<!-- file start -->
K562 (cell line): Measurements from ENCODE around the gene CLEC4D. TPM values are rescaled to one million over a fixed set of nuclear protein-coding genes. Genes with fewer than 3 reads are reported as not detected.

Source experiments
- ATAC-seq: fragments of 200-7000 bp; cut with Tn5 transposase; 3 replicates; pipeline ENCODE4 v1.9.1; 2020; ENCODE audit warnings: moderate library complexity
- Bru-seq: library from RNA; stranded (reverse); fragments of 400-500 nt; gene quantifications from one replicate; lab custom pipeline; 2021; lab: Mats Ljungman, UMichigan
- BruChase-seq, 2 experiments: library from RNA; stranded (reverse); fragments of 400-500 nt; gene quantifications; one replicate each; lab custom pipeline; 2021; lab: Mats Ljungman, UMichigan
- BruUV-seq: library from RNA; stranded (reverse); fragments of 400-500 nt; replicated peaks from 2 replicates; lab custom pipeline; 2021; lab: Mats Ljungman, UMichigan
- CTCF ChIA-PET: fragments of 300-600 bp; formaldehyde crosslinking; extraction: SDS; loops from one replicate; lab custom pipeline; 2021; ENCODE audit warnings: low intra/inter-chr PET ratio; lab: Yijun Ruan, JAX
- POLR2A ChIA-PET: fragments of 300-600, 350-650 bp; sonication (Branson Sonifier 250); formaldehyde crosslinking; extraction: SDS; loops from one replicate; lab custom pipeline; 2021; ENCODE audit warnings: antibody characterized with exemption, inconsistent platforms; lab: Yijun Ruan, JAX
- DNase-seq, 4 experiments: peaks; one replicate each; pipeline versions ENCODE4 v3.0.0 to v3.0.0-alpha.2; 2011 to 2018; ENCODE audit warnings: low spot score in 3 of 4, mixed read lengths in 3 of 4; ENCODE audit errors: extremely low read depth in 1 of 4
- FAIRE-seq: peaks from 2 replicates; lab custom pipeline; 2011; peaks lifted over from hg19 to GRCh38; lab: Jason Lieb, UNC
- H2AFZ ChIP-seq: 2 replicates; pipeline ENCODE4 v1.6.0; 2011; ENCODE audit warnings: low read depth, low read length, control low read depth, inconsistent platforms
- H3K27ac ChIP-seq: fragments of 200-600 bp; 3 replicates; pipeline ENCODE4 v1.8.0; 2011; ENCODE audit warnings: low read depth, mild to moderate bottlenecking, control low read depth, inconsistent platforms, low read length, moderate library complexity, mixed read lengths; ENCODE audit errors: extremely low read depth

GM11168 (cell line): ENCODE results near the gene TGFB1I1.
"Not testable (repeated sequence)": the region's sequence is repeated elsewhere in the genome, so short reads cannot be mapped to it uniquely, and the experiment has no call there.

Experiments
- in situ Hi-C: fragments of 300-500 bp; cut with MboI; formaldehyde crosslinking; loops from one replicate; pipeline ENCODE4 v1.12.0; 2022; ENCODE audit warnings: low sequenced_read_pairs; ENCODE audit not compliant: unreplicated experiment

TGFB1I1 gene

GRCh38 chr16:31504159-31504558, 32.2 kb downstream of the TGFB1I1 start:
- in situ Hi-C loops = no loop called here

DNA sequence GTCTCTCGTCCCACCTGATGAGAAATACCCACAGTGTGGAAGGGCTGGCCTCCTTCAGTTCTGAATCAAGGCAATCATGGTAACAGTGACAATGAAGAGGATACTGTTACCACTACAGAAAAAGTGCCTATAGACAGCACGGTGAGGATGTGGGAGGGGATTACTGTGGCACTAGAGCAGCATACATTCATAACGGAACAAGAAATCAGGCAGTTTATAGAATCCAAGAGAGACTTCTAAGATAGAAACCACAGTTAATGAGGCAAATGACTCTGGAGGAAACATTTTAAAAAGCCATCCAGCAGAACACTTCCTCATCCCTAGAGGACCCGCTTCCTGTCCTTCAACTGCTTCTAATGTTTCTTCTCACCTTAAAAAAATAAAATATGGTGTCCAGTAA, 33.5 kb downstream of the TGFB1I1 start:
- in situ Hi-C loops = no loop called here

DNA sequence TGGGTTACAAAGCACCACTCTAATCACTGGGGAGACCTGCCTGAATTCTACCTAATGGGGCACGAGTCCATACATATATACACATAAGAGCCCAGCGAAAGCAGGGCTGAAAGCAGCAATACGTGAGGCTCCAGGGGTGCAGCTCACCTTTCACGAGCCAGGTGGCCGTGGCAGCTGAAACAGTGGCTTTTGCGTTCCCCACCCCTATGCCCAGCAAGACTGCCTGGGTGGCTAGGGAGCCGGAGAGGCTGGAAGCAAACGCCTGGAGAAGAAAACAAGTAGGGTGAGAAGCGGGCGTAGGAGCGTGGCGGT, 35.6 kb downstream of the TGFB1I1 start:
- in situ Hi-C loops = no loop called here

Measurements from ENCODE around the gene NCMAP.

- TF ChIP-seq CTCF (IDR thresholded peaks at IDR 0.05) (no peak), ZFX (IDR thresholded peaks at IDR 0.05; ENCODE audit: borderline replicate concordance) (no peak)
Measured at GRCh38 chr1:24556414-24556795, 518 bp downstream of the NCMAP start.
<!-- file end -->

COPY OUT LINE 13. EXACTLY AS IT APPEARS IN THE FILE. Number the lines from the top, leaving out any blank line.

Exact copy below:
GM11168 (cell line): ENCODE results near the gene TGFB1I1.